When 50 of the top players in minor league baseball meet in Phoenix for today’s Futures All-Star game at 6 p.m. on ESPN2, Braves fans will recognize at least a few names.
Julio Teheran and Arodys Vizcaino, two of the Braves’ top pitching prospects, will pitch for the “World” team. Bryce Harper, last year’s No. 1 overall draft pick by the National League East-rival Washington Nationals and an outfielder for the “U.S.” team, probably rings a bell, too.
But there’s another name to take note of who has Atlanta ties and an upper-90s fastball: Tyler Thornburg, a prospect for the Milwaukee Brewers chosen from the high-A Florida State League.
Today will mark the first time Thornburg has played on television since he was a 12-year-old outfielder for the Sandy Springs All-Stars in the Southeast regional final of the Little League World Series.
He has spent much of his baseball development in relative obscurity, from Sandy Springs Little League to Riverwood High School and on to Charleston Southern.
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But he was drafted by the Brewers in the third round a year ago and has been on a speedy ascent ever since.
Thornburg is 9-1 in 15 starts this season between the Brewers’ low-A affiliate in Wisconsin and three starts for high-A Brevard County. He was named Florida State League pitcher of the week his first week in the league. After being promoted June 24, he went 2-0 with a 0.82 ERA in his first two starts for the Manatees.
So what makes Thornburg so special? Well, there’s his fastball that registers at 92 to 94 mph and reaches as high as 97 to 98 mph. And the fact that he’s only 5-foot-11, 185 pounds.
Because of his size, his velocity and his over-the-top delivery, Thornburg has drawn comparisons to San Francisco Giants ace Tim Lincecum. Thornburg chuckles at the thought of being compared to someone who has won two Cy Young awards and a World Series title in his first four years in the majors, but he was a little curious, too.
“I looked at some of his stuff and tried to throw similar to his [delivery] in [bullpen sessions] to see if it works,” Thornburg said. “Stuff he does is definitely unreal. ... With his stride and leg lift, his balance is pretty close to being perfect. You have to be so flexible to do that kind of stuff.”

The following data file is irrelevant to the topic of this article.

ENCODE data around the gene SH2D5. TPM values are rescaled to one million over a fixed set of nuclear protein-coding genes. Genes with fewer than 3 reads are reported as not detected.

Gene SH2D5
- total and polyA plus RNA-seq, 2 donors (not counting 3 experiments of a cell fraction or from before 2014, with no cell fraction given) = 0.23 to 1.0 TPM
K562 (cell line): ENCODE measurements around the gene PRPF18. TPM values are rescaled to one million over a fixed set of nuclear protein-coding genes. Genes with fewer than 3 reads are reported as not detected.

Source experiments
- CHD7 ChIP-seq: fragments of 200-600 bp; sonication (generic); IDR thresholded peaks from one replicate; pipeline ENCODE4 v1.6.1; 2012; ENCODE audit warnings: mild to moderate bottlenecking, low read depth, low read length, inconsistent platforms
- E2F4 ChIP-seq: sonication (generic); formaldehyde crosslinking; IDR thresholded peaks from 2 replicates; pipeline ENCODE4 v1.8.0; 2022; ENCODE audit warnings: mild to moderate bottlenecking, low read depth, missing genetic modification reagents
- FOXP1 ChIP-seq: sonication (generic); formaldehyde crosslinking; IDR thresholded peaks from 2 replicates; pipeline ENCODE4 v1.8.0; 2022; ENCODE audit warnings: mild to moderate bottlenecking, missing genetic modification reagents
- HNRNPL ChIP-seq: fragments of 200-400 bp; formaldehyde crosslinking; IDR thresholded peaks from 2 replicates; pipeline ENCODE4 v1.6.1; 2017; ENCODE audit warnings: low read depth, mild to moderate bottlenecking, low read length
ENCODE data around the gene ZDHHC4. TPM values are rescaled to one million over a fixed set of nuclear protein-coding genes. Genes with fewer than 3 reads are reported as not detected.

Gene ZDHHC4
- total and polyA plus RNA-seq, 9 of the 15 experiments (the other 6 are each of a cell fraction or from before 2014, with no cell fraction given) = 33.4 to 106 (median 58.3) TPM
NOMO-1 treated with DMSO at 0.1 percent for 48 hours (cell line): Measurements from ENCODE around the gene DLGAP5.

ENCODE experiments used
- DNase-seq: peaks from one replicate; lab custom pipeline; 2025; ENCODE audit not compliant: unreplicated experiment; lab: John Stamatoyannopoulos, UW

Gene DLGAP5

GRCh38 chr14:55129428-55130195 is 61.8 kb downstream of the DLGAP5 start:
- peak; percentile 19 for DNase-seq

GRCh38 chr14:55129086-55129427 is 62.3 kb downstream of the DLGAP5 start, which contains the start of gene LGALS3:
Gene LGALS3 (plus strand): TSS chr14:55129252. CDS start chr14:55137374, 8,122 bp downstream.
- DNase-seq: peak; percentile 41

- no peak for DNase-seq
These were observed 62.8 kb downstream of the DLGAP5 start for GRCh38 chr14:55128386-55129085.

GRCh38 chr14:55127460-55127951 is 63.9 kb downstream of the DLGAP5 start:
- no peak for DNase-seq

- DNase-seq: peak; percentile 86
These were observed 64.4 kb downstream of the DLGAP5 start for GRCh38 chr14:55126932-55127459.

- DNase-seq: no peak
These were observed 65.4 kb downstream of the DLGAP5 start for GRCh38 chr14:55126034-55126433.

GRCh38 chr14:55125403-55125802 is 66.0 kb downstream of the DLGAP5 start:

As a scout told his father at one of Thornburg’s games last year, it’s because of pitchers such as Lincecum that teams are willing to take a chance on a pitcher with Thornburg’s size in an era when a lot of top pitching prospects tower over him.
Thornburg was only 160 pounds coming out of high school, and he played both outfield and pitcher in college.
“Sometimes when those kind of guys can just focus on doing one thing, they can really take off,” Brewers minor league pitching coordinator Lee Tunnell said. “I think that’s what’s happened with Tyler.”
Tunnell doesn’t buy into the Lincecum comparisons whole-heartedly.
“He has a little bit of that in there,” Tunnell said. “I think he has a little bit of Roy Oswalt in there. They’re all three similar-sized guys. He has some uniqueness also. He’s got some deception in his delivery. I don’t think hitters see the ball real well off of him.”
They certainly haven’t so far. Thornburg didn’t lose a start in his first 20 in the Brewers organization, including his 1-0 record in nine games (six starts) last year in rookie ball in Helena, Mont.
“It’s me going out there and just refusing to lose,” Thornburg said.
He didn’t take his first professional loss until Wednesday night, allowing four runs in five innings of an 11-4 loss against Clearwater, Fla.
The closest he had come before that was midway through his stint with the Wisconsin Timber Rattlers. He had allowed only one unearned run, but trailed 1-0 heading into the bottom of the ninth inning. Teammate Mike Walker hit a two-run walk-off homer to get him the win.
It has been that kind of ride for Thornburg, who never thought he would play in the Futures game in his first full season in the minor leagues.
“One of my friends mentioned it at the beginning of this season,” Thornburg said. “We were just joking around about it. I was like, ‘Maybe in a couple years.’”